SAINT JOHN (May 3, 2020) – Global News Saint John story by Tim Roszell.
Staff at Cherry Brook Zoo in Saint John have begun the slow process of winding down operations after the facility announced it will close its doors permanently.
The zoo’s board of trustees cited “severe financial pressures” as the result of the coronavirus pandemic as a major reason for the decision.
The zoo will attempt to find new homes for 35 different species totalling more than 60 animals.
“It’s been a personal nightmare, I think, to find ourselves in the situation where we’re actually…. you know, it’s officially closing,” said Martha McDevitt, executive director of Cherry Brook Zoo. “It’s like comparable to a death. The death of a dream. The death of a passion, a passion for the city and the community.”
The zoo had been closed temporarily due to the pandemic, but there was optimism about its future.
McDevitt said the facility planned to mark its 46th anniversary this summer by unveiling a new strategic plan, including new partnerships and a rebrand of the zoo to a sanctuary.
The pandemic thwarted the plans.
“It’s very frustrating, to say the least,” McDevitt said. “To have a new direction that we were excited about, and I think people would have really got behind.”
Coun. Gary Sullivan used to open his remarks at every council meeting by reminding residents to support Cherry Brook Zoo. He said he is saddened, but not surprised, by the closure.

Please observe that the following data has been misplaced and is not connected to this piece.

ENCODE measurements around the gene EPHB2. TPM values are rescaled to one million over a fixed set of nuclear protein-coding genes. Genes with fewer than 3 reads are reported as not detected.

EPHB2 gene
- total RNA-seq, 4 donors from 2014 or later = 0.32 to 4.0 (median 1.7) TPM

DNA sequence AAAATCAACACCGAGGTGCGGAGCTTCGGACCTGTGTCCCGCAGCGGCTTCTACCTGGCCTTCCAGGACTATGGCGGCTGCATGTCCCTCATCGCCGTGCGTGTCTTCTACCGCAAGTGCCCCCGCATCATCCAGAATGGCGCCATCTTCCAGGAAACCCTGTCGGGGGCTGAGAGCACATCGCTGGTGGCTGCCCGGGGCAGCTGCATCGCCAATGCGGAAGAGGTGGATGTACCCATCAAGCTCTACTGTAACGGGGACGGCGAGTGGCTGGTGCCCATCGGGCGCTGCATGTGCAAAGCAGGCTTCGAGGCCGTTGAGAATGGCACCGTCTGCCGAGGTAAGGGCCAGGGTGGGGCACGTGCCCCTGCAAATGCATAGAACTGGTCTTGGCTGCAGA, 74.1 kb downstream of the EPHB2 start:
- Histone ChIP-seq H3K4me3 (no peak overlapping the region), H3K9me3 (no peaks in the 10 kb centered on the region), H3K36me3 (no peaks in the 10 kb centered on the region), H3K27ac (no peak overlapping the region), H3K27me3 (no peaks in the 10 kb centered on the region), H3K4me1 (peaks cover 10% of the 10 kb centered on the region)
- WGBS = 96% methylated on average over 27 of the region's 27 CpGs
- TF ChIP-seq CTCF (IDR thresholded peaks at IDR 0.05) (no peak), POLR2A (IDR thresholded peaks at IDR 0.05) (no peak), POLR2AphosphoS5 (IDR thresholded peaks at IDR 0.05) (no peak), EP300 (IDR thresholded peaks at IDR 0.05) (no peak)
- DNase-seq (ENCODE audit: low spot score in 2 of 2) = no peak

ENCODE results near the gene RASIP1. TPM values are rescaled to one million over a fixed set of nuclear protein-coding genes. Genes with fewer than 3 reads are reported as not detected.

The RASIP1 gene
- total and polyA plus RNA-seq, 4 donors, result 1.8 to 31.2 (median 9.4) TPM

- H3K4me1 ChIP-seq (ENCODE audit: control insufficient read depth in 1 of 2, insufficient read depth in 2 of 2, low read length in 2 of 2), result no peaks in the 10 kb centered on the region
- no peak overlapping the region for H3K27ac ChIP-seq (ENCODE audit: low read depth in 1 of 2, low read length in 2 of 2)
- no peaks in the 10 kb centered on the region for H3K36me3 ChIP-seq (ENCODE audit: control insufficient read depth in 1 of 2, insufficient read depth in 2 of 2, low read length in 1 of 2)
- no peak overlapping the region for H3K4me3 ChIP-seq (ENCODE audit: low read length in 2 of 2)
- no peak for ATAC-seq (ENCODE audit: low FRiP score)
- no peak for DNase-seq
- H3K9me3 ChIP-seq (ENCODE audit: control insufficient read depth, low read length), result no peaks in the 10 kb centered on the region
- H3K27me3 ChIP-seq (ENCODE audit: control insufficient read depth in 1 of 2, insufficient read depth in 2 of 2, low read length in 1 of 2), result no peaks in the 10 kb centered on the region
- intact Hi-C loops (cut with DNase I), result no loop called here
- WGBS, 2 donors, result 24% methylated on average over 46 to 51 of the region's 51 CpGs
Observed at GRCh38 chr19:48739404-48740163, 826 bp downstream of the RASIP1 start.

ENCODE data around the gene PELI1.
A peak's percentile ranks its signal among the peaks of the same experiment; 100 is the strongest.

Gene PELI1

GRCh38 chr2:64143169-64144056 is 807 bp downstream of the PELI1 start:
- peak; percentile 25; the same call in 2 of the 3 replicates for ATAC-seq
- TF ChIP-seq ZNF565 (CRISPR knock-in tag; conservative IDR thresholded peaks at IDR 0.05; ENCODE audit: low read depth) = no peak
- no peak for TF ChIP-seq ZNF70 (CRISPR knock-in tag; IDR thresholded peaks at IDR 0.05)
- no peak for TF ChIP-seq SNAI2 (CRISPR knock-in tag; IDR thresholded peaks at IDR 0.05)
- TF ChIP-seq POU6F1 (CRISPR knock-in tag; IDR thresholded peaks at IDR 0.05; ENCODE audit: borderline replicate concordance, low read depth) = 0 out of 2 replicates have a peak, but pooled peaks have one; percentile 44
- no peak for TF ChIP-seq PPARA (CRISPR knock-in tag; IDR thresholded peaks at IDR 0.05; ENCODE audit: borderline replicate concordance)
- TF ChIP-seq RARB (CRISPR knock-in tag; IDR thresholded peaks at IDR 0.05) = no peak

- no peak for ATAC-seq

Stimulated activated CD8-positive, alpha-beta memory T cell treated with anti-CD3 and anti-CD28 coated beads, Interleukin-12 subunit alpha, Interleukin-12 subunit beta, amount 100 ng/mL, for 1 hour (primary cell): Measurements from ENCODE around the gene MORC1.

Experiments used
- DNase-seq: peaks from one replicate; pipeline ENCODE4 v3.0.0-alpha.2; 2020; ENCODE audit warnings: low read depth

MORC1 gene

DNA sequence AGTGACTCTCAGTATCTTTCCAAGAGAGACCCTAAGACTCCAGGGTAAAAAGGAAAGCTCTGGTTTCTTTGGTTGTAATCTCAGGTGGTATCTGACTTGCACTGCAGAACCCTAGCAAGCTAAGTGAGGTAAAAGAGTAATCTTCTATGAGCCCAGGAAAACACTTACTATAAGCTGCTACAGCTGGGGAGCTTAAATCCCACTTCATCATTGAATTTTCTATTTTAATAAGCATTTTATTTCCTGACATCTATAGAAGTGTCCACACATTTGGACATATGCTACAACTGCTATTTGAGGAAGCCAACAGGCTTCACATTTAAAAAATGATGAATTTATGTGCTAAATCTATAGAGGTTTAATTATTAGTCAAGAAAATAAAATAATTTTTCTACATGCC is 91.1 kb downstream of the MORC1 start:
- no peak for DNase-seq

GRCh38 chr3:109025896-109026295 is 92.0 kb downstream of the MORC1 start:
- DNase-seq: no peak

Support from the City of Saint John dwindled in recent years and Sullivan called it “one of my failures on council” to be unable to convince other councillors to support the zoo.
He said the zoo has made a big impact on his family.
“My own daughter has planned to be a (veterinarian) for as long as she’s been in school,” Sullivan said. “And, to a large part, it’s because of her visiting the Cherry Brook Zoo and being involved in summer camps here.”
McDevitt said the transfer of animals prior to the pandemic would take anywhere from two weeks to a number of months depending on the size and type of animal involved, paperwork and the location of the new home. The presence of COVID-19 may lengthen the process.
McDevitt said the zoo is working with Canada’s Accredited Zoos and Aquariums (CAZA) to place as many animals as possible in other zoos.
CAZA executive director and CEO Jim Facette said his organization has already received a number of expressions of interest from around Canada, and from a big cat sanctuary in Minnesota.
Provincial and international borders remain closed to all but essential travel, and Facette believes that could create some challenges.
“The travel between jurisdictions is an issue,” Facette said. “And even possible re-homing of the animals into the United States, whether it’s Minnesota for the cats, or anywhere else, for that matter.
“How are you going to get across the border?”
McDevitt and Facette say support from the provincial government to ensure the health and safety of the animals in the coming weeks and months will be crucial as animals are moved.
McDevitt admitted some animals may have to be euthanized if no other facilities can take them, but she would not speculate on how many.
“Unfortunately, I do know that there are some animals that are older, and that may not be able to move,” she said. “They’re quite a few years past their life expectancy.
In announcing the closure, the zoo said it still needs support from the community to care for the animals until new homes can be found.